Wednesday, June 13, 2012

Acts 22

Paul Speaks to the People

This first section was actually partly in Acts 21 but it was in both chapter, I guess I'll put it here.

 Paul asks to speak to the people, the tribunal asks if he can speak Greek but he speaks in Hebrew.

I don't really know why the language matters, but it was pointed out and it seemed like it might be important. Anyone have any insight here?

Paul tells about how he used to imprison followers of Christ until he converted. He told the story of being blinded and such. Then God tells him that he needs to leave the people that he spent so much time persecuting and that is why he is where he is.

This is a good demonstration of something I found in the bible that I wasn't expecting. There seems to be a lot of retelling of the same stories over and over. In Acts 9 we saw the story of Saul converting, and now here is Acts 22 Saul tells the story to someone else. I guess you get a slightly different perspective on it, but to me it winds up just making things a little bit boring. It also seems to open things up to a lot of potential contradictions. I'm not really sure I have a specific point here, I just find it surprising and strange.

Paul and the Roman Tribune

After the tribune listened to him they said he should not be allowed to live and they bound him. He asked the centurion if it was lawful to flog a roman citizen who isn't condemned. Once everyone found out he was a Roman citizen they decided they shouldn't do what they were about to do. Also, he said he bought the citizenship and he was also a citizen by birth.

Not really sure what to make of this. I don't understand the significance of the Roman citizenship. I also don't understand the significance of purchasing the citizenship and why he would do that if he was also a citizen by birth. Anyone know what is going on here? I'm just confused.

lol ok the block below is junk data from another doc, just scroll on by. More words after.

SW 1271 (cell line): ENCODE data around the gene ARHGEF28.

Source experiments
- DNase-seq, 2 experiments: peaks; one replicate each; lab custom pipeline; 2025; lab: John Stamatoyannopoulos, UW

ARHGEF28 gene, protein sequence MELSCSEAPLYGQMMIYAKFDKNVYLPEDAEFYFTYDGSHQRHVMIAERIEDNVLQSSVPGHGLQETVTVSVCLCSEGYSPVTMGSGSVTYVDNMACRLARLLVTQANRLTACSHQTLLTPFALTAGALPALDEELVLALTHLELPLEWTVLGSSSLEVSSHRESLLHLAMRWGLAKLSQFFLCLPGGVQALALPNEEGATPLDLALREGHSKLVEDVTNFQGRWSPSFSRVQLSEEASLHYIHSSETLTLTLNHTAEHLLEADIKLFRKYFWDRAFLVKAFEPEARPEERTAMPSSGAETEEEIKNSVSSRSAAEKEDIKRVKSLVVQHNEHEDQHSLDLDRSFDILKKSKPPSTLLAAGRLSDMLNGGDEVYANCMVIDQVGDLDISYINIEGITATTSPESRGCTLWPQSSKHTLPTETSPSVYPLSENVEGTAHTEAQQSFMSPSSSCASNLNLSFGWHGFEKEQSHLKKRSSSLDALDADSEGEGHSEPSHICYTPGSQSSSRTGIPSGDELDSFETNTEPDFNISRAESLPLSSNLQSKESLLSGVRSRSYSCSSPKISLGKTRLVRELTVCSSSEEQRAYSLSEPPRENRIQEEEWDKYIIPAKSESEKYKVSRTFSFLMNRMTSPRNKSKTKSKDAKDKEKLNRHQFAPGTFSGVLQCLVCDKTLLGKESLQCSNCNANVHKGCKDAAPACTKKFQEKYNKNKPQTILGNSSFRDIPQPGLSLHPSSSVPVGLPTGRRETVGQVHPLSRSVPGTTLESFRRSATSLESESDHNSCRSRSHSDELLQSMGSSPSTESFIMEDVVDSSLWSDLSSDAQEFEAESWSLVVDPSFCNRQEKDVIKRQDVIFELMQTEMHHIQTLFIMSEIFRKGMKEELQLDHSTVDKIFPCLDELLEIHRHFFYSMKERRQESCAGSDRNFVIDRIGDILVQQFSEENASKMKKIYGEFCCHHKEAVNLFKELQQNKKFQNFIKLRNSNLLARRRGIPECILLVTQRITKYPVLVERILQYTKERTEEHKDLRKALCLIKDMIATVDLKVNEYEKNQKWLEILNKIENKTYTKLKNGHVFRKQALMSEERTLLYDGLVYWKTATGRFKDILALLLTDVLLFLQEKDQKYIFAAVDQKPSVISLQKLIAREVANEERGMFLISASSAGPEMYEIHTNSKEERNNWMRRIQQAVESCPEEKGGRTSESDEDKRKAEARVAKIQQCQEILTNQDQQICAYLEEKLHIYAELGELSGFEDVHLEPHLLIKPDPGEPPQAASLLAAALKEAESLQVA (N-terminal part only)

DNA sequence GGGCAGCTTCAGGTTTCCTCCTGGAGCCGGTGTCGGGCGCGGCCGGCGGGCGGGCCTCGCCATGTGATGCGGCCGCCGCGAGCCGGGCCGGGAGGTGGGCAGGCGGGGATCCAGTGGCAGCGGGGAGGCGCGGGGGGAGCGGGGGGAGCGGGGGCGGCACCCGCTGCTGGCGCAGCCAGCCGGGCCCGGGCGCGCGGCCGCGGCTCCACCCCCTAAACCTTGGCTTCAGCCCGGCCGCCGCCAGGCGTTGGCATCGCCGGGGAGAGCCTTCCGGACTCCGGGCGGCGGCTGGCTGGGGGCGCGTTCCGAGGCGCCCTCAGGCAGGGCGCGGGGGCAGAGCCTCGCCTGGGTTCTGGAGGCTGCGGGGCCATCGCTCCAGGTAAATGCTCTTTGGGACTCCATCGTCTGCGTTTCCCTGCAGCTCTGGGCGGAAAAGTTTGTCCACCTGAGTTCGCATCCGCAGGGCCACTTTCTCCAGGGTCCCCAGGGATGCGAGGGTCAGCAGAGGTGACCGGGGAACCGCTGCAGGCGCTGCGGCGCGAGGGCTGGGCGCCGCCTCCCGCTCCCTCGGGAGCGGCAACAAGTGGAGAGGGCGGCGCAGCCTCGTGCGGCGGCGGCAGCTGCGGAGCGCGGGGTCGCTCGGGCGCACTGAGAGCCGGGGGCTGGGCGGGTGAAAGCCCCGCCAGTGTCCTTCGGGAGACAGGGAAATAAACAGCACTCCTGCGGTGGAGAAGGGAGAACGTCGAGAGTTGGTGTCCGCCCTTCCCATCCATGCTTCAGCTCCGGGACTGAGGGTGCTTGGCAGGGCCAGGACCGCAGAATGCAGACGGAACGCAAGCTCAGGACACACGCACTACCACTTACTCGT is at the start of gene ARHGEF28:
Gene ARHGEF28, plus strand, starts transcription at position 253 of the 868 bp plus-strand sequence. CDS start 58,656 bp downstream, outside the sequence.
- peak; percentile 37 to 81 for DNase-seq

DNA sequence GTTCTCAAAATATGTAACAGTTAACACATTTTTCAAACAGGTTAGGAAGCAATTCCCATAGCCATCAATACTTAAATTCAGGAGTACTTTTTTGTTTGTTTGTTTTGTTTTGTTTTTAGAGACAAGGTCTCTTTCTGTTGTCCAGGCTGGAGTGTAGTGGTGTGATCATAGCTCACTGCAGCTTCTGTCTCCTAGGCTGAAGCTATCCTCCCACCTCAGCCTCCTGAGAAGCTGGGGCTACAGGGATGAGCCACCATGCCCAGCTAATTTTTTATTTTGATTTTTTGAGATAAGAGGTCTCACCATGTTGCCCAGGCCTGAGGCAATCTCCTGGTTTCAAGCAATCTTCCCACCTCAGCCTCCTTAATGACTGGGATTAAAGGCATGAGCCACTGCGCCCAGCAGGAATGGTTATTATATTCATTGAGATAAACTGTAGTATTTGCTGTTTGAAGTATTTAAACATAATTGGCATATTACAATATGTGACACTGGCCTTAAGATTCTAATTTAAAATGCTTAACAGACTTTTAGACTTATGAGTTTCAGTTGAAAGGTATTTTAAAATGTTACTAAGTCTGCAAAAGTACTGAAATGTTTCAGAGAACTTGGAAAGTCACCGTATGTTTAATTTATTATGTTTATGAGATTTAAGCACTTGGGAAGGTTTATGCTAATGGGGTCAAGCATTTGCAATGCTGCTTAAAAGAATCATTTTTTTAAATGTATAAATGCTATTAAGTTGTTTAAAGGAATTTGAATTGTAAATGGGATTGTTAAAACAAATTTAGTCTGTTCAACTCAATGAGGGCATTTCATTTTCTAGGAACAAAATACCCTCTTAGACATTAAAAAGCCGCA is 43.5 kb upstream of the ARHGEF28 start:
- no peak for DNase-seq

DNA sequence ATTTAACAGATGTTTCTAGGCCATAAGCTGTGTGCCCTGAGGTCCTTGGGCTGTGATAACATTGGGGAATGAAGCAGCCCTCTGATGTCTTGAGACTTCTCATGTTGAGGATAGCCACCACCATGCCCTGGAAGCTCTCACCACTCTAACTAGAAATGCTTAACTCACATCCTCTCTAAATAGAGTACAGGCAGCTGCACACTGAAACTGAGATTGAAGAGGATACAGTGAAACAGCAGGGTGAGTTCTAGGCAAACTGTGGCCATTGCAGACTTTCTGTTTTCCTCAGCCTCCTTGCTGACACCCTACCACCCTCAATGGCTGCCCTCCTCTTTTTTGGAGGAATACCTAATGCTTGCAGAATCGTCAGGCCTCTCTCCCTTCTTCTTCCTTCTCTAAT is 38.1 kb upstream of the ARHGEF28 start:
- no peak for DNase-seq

1. Indeed, in Paul's retelling of his story from chapter 9, there is a contradiction. In Acts 9:7 "The men who were traveling with him stood speechless, hearing the voice but seeing no one." Here, in 22:9 "Now those who were with me saw the light but did not understand the voice of the one who was speaking to me." So, basically, the first time, they didn't see anyone, but in the second retelling, they did.

    Interesting on pointing out the born as a citizen and purchasing his citizenship. From what I understand, Roman citizenship was a really big deal. They had a lot more rights than the other people. You had to be born into it. It was very hard to "earn" your citizenship. You could do military service for example. I don't really have any references to that, but I did watch a National Geographic series on Rome where that was discussed. Here is a link to the first part. It's a fascinating series, albeit a couple of hours.

  2. Thanks for pointing out the specifics of the contradiction. Also the info on the citizenship is interesting :)


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